Your First JavaScript Script

Let us take a sample example to print out “Hello World”. We added an optional HTML comment that surrounds our JavaScript code. This is to save our code from a browser that does not support JavaScript. The comment ends with a “//–>”. Here “//” signifies a comment in JavaScript, so we add that to prevent a browser from reading the end of the HTML comment as a piece of JavaScript code. Next, we call a function document.write which writes a string into our HTML document.

This function can be used to write text, HTML, or both. Take a look at the following code.

<html>

<body>

<script language=”javascript” type=”text/javascript”>

<!–           document.write(“Hello World!”)       //–>

</script>

</body>

</html>

This code will produce the following result −

Hello World!

Whitespace and Line Breaks

JavaScript ignores spaces, tabs, and newlines that appear in JavaScript programs. You can use spaces, tabs, and newlines freely in your program and you are free to format and indent your programs in a neat and consistent way that makes the code easy to read and understand.

Semicolons are Optional

Simple statements in JavaScript are generally followed by a semicolon character, just as they are in C, C++, and Java. JavaScript, however, allows you to omit this semicolon if each of your statements are placed on a separate line. For example, the following code could be written without semicolons.

<script language=”javascript” type=”text/javascript”> <!–     var1 = 10     var2 = 20 //–></script>

But when formatted in a single line as follows, you must use semicolons −

<script language=”javascript” type=”text/javascript”> <!–     var1 = 10; var2 = 20; //–></script>

Note − It is a good programming practice to use semicolons.

Case Sensitivity

JavaScript is a case-sensitive language. This means that the language keywords, variables, function names, and any other identifiers must always be typed with a consistent capitalization of letters.

So the identifiers Time and TIME will convey different meanings in JavaScript.

NOTE − Care should be taken while writing variable and function names in JavaScript.

Comments in JavaScript

JavaScript supports both C-style and C++-style comments, Thus −

  • Any text between a // and the end of a line is treated as a comment and is ignored by JavaScript.
  • Any text between the characters /* and */ is treated as a comment. This may span multiple lines.
  • JavaScript also recognizes the HTML comment opening sequence <!–. JavaScript treats this as a single-line comment, just as it does the // comment.
  • The HTML comment closing sequence –> is not recognized by JavaScript so it should be written as //–>.

Example

The following example shows how to use comments in JavaScript.

<script language=”javascript” type=”text/javascript”> <!–         // This is a comment. It is similar to comments in C++         /*     * This is a multiline comment in JavaScript     * It is very similar to comments in C Programming    */     //–></script>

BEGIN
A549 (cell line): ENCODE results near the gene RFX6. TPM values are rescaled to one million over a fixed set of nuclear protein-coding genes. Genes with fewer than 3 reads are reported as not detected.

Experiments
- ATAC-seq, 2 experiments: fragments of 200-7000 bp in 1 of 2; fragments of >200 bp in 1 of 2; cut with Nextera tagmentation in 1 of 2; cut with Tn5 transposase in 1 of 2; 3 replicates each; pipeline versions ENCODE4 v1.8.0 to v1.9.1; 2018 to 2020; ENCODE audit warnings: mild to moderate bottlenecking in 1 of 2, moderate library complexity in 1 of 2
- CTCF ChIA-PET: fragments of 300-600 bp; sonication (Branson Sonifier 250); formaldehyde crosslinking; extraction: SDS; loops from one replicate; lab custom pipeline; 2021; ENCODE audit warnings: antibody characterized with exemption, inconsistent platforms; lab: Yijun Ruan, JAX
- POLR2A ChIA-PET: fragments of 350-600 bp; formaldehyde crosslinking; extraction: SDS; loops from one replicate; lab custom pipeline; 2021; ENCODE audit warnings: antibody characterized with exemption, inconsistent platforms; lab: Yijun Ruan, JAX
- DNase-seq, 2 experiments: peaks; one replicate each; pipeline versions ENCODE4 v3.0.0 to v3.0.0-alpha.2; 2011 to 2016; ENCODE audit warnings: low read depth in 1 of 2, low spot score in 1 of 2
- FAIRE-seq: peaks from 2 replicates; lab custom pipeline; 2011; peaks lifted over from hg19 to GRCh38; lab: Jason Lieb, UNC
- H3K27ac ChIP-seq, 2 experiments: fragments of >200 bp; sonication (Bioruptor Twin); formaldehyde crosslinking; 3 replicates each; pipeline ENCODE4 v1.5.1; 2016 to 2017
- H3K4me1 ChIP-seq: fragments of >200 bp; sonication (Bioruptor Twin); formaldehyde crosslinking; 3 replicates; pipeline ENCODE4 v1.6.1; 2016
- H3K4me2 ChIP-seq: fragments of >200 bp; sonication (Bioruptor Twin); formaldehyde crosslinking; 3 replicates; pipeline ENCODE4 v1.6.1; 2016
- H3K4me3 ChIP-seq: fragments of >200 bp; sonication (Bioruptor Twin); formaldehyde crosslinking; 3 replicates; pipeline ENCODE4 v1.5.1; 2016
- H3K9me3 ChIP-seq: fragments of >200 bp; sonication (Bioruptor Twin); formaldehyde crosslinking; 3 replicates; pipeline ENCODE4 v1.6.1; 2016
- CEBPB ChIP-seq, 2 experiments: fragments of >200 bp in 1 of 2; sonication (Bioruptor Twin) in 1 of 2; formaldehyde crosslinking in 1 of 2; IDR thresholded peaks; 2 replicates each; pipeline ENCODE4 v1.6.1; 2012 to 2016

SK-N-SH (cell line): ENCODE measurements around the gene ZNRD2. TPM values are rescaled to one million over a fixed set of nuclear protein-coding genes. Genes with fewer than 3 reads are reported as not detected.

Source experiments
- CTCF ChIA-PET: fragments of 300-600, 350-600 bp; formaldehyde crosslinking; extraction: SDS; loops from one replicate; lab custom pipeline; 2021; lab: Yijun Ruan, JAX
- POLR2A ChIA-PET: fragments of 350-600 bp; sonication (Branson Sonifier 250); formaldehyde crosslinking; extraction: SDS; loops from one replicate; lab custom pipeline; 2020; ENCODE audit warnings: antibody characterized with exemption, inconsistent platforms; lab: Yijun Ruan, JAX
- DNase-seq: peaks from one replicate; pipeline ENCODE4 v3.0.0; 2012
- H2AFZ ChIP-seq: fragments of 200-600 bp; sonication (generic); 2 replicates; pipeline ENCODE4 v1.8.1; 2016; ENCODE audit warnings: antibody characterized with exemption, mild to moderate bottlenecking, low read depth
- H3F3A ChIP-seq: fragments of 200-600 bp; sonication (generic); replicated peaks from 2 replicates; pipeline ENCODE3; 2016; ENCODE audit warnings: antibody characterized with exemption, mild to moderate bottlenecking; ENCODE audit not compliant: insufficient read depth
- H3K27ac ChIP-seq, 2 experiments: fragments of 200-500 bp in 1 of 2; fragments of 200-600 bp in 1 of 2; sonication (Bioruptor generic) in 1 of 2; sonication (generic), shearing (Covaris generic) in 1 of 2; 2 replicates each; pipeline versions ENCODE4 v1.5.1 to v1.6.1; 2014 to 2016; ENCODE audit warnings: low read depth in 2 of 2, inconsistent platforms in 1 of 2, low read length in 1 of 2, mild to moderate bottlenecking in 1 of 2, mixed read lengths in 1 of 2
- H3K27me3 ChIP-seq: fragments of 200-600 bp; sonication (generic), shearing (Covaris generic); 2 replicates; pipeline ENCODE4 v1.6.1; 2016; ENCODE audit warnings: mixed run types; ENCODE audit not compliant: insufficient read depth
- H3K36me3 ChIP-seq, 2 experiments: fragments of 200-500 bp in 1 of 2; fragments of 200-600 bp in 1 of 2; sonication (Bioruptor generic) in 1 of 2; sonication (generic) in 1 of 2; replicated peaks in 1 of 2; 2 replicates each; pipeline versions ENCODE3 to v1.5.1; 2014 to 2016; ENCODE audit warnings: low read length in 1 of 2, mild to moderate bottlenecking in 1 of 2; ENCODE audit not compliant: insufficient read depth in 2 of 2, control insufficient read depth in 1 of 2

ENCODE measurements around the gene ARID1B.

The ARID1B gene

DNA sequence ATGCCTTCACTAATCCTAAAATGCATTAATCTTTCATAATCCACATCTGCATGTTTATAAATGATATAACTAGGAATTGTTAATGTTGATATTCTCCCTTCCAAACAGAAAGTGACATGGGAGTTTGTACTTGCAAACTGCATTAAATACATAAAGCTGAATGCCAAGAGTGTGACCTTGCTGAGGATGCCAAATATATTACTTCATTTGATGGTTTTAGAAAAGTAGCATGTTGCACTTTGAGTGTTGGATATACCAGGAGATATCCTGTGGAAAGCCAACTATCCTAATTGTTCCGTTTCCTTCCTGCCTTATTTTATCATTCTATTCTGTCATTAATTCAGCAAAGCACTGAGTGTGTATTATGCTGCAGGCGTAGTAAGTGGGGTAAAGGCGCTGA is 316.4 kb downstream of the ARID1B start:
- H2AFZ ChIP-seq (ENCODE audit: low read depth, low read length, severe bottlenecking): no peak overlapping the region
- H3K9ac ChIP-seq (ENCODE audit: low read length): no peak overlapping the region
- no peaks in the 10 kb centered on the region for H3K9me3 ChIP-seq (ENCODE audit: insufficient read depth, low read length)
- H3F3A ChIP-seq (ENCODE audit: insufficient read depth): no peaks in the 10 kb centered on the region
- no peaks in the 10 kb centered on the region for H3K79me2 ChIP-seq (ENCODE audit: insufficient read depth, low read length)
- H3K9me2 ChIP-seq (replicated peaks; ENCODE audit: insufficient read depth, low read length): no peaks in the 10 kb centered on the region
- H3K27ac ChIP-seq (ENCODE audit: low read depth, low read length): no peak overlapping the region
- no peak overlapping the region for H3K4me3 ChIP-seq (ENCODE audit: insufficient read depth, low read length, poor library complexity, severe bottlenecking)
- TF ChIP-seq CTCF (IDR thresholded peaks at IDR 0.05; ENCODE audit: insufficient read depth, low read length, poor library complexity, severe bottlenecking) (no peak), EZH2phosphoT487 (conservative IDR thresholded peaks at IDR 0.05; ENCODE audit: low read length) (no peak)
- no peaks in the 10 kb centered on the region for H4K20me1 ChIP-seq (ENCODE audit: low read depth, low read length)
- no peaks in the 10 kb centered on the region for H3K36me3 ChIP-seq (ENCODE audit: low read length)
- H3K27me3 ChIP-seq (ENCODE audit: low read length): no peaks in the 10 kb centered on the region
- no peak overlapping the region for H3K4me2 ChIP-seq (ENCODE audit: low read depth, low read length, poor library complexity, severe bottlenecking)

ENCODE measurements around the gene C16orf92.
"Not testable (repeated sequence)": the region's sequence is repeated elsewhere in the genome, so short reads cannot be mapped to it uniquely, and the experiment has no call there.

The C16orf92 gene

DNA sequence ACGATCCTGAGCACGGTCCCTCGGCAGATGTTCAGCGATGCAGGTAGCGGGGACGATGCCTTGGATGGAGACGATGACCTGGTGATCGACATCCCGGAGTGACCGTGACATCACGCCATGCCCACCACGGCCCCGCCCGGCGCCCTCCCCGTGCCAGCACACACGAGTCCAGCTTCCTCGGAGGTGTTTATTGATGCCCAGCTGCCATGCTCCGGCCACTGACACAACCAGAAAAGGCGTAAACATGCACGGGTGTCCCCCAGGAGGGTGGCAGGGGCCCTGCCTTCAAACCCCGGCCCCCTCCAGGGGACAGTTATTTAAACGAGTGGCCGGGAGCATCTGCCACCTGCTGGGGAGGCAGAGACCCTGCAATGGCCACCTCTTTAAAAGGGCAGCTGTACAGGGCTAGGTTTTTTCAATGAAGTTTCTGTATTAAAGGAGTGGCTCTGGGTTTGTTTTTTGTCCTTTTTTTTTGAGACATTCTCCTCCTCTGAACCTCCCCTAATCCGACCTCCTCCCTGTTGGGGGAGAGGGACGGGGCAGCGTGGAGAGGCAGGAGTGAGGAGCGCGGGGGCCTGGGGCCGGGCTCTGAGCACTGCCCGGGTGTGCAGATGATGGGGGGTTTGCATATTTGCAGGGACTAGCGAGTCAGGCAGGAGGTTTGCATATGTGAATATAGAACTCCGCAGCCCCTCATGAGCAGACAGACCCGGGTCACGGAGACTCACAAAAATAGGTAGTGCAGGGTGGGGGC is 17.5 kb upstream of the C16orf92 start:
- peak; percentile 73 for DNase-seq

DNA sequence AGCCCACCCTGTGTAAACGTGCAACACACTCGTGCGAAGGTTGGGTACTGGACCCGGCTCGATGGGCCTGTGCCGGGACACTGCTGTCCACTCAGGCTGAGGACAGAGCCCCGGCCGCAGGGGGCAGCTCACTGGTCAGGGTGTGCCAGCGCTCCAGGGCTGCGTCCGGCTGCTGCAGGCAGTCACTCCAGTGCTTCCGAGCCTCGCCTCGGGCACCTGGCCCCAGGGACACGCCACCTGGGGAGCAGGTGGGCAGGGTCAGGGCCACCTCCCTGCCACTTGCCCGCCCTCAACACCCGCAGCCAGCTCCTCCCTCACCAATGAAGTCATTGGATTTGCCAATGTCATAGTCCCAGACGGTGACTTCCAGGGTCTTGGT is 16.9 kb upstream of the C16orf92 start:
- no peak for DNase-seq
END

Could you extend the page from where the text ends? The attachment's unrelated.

Warning for Non-JavaScript Browsers

If you have to do something important using JavaScript, then you can display a warning message to the user using <noscript> tags.

You can add a noscript block immediately after the script block as follows −

<html>

<body>

<script language=”javascript” type=”text/javascript”>

<!–           document.write(“Hello World!”)       //–>

</script>           <noscript>        Sorry…JavaScript is needed to go ahead.

</noscript>

</body>

</html>

Now, if the user’s browser does not support JavaScript or JavaScript is not enabled, then the message from </noscript> will be displayed on the screen.

JavaScript in <head>…</head> section

If you want to have a script run on some event, such as when a user clicks somewhere, then you will place that script in the head as follows −

<html>

<head>

<script type=”text/javascript”>

<!–           function sayHello()

{               alert(“Hello World”)

}       //–>

</script>

</head>

<body>

<input type=”button” onclick=”sayHello()” value=”Say Hello” />

</body>

</html>

JavaScript in External File

As you begin to work more extensively with JavaScript, you will be likely to find that there are cases where you are reusing identical JavaScript code on multiple pages of a site.

You are not restricted to be maintaining identical code in multiple HTML files. The script tag provides a mechanism to allow you to store JavaScript in an external file and then include it into your HTML files.

Here is an example to show how you can include an external JavaScript file in your HTML code using script tag and its src attribute.

<html>

<head>

<script type=”text/javascript” src=”filename.js” >

</script>

</head>

<body>     ……. </body>

</html>

To use JavaScript from an external file source, you need to write all your JavaScript source code in a simple text file with the extension “.js” and then include that file as shown above.

For example, you can keep the following content in filename.js file and then you can use sayHello function in your HTML file after including the filename.js file.

function sayHello() {   alert(“Hello World”)}

 

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